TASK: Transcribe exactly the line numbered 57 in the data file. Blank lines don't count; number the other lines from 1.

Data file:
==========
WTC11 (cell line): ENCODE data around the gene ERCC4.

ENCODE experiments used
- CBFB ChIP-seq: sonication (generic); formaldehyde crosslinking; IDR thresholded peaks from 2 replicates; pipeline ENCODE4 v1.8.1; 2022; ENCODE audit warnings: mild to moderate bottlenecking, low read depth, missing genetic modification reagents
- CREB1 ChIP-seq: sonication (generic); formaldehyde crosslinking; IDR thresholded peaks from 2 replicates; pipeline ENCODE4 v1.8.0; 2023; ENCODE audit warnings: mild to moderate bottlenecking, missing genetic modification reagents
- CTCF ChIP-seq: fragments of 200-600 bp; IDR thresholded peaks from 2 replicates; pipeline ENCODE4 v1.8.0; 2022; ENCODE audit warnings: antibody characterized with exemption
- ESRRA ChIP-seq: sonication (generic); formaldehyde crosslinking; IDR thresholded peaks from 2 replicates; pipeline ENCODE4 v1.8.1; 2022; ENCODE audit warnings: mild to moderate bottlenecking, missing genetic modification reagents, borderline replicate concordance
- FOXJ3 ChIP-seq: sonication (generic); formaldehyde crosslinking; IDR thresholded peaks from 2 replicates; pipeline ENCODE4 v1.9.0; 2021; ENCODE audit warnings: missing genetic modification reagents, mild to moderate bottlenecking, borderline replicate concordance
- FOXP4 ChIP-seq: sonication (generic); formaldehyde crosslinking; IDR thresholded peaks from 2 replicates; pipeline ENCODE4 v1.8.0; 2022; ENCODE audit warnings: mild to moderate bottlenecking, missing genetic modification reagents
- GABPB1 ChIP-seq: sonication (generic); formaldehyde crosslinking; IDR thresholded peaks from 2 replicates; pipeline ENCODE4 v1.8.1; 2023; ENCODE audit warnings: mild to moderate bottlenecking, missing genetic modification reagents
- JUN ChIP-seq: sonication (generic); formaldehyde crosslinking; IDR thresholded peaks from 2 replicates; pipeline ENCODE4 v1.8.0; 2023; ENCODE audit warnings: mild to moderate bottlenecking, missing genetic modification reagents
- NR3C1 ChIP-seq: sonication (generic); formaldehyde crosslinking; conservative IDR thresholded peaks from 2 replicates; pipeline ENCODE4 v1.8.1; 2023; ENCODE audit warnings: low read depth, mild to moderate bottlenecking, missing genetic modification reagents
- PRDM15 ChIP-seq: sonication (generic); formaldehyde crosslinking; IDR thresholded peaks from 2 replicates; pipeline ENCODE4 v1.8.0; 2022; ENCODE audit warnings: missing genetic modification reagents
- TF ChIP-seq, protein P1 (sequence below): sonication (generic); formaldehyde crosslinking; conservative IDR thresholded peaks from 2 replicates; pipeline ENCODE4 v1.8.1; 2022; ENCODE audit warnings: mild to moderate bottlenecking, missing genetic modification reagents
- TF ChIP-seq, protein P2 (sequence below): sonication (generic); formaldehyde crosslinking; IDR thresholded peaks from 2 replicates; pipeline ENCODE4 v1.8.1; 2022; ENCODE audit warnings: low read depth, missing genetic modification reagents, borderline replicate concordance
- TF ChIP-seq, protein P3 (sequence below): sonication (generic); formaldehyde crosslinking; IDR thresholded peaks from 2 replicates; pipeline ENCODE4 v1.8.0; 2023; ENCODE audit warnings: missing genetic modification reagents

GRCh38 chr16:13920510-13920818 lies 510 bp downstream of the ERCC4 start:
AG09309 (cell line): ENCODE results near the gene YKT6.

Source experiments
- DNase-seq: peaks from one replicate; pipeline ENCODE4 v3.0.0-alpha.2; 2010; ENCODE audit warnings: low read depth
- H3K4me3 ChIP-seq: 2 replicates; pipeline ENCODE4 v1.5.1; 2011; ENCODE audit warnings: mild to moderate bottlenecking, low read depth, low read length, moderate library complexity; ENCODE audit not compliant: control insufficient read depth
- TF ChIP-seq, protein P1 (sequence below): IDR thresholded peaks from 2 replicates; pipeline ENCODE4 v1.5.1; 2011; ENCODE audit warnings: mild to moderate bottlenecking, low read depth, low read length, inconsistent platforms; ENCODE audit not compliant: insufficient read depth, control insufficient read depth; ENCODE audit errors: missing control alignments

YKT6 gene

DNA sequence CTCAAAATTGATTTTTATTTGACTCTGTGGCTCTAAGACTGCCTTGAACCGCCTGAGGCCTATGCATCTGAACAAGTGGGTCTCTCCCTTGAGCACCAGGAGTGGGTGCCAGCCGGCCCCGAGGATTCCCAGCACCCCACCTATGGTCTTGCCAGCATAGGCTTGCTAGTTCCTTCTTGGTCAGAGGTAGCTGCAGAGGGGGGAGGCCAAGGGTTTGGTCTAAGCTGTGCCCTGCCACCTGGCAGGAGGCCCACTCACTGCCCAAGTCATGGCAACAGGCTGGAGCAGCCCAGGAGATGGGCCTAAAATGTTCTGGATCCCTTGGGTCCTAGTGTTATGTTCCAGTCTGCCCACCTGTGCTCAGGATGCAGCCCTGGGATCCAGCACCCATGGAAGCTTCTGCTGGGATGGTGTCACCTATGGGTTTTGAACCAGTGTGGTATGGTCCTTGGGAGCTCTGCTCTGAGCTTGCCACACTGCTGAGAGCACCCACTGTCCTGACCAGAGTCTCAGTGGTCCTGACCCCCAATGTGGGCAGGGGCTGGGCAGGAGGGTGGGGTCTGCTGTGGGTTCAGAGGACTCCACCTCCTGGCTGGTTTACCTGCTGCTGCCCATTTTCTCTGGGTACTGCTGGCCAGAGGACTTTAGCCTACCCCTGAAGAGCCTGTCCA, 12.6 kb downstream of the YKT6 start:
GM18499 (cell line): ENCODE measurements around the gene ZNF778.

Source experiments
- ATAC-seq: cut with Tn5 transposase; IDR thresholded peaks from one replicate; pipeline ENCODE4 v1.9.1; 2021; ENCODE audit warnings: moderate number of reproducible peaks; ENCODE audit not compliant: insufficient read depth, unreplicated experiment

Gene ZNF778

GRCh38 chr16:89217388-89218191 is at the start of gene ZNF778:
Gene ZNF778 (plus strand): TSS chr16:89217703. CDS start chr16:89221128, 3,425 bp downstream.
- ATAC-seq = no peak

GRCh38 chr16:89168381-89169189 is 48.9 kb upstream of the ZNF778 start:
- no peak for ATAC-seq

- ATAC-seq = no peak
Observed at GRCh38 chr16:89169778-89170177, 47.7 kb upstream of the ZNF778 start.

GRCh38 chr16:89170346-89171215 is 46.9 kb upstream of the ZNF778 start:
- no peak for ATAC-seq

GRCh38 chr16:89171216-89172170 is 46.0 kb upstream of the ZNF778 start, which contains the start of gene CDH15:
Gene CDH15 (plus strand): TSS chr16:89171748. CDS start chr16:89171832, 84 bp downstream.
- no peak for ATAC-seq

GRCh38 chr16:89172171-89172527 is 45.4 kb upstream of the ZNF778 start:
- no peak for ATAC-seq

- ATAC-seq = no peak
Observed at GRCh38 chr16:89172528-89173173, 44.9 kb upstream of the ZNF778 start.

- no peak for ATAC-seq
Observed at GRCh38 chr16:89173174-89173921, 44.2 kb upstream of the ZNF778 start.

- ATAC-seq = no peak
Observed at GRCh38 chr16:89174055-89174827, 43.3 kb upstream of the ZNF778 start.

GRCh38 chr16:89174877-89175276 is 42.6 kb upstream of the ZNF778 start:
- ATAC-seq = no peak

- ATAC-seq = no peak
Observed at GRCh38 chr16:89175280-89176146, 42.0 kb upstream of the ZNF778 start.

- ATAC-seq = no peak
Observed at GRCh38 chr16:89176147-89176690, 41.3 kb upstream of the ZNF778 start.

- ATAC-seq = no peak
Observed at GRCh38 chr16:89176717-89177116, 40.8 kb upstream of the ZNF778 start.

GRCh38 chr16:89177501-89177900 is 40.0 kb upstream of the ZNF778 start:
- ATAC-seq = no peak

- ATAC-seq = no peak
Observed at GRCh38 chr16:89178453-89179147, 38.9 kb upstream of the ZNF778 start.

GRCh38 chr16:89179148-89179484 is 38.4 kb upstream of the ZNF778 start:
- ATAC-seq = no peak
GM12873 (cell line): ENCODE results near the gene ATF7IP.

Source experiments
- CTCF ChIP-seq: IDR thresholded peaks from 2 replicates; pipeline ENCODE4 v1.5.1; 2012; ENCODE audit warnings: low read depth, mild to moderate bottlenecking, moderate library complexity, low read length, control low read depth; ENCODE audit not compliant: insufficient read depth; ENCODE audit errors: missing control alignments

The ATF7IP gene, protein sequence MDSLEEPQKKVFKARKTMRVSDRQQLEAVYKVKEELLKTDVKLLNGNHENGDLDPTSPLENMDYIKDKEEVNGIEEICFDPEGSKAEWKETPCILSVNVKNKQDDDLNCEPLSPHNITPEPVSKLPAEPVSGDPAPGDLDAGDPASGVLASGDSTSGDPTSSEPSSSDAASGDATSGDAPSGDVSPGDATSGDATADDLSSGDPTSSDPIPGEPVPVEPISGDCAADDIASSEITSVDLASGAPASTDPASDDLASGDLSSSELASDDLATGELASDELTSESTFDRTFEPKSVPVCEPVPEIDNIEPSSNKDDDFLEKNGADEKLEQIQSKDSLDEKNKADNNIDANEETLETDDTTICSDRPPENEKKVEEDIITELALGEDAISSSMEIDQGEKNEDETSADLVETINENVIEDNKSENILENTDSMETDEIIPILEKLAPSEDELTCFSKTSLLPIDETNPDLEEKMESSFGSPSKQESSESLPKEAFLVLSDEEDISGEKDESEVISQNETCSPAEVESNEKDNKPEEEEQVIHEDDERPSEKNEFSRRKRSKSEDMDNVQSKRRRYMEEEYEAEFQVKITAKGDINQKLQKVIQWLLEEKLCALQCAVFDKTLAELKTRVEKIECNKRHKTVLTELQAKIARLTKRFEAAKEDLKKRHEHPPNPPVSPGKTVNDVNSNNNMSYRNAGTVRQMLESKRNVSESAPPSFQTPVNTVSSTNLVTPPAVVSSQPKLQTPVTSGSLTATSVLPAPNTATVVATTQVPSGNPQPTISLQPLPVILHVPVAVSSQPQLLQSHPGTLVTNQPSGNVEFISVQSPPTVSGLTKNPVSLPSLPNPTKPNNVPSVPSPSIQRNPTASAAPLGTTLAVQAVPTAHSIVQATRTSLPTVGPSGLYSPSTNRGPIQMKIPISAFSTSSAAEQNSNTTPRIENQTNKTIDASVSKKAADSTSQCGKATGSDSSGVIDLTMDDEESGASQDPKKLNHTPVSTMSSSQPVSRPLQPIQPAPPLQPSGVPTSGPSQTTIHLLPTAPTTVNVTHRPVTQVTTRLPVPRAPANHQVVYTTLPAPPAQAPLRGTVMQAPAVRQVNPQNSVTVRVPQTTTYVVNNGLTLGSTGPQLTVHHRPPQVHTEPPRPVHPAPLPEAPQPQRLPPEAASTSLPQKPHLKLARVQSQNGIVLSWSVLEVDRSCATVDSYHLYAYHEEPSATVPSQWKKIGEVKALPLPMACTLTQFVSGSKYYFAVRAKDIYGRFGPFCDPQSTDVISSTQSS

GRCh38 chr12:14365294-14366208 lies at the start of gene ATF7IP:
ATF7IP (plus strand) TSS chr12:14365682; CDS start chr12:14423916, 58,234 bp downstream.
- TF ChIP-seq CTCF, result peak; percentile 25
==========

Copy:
- ATAC-seq = no peak